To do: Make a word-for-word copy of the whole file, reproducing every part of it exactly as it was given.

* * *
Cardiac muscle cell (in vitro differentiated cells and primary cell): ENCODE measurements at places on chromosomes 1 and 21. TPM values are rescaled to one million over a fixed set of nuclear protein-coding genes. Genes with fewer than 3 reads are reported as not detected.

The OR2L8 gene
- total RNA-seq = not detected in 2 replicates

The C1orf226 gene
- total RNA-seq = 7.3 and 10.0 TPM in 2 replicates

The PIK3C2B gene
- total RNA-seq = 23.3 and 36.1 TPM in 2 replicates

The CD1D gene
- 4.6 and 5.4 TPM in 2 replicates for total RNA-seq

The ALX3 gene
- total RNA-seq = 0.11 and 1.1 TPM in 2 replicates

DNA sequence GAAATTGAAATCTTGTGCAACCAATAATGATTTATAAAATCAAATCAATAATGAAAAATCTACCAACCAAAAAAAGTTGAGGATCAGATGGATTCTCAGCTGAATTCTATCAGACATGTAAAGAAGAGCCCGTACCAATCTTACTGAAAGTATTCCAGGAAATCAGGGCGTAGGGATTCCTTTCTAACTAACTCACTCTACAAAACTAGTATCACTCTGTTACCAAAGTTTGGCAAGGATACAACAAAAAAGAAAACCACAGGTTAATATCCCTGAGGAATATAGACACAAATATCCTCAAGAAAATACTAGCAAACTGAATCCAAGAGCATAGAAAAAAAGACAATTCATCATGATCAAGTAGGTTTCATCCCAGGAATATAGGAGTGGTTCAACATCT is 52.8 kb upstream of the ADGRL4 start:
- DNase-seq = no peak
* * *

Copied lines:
Cardiac muscle cell (in vitro differentiated cells and primary cell): ENCODE measurements at places on chromosomes 1 and 21. TPM values are rescaled to one million over a fixed set of nuclear protein-coding genes. Genes with fewer than 3 reads are reported as not detected.

The OR2L8 gene
- total RNA-seq = not detected in 2 replicates

The C1orf226 gene
- total RNA-seq = 7.3 and 10.0 TPM in 2 replicates

The PIK3C2B gene
- total RNA-seq = 23.3 and 36.1 TPM in 2 replicates

The CD1D gene
- 4.6 and 5.4 TPM in 2 replicates for total RNA-seq

The ALX3 gene
- total RNA-seq = 0.11 and 1.1 TPM in 2 replicates

DNA sequence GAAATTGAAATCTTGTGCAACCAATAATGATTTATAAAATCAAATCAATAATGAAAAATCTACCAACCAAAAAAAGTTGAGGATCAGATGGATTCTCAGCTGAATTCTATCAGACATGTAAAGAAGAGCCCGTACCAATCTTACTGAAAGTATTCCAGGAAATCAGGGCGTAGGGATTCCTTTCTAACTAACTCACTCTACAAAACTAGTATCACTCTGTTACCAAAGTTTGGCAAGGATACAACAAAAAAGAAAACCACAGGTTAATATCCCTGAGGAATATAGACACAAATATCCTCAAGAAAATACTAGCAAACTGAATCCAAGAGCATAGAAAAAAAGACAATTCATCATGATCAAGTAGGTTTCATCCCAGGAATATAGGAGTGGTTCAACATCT is 52.8 kb upstream of the ADGRL4 start:
- DNase-seq = no peak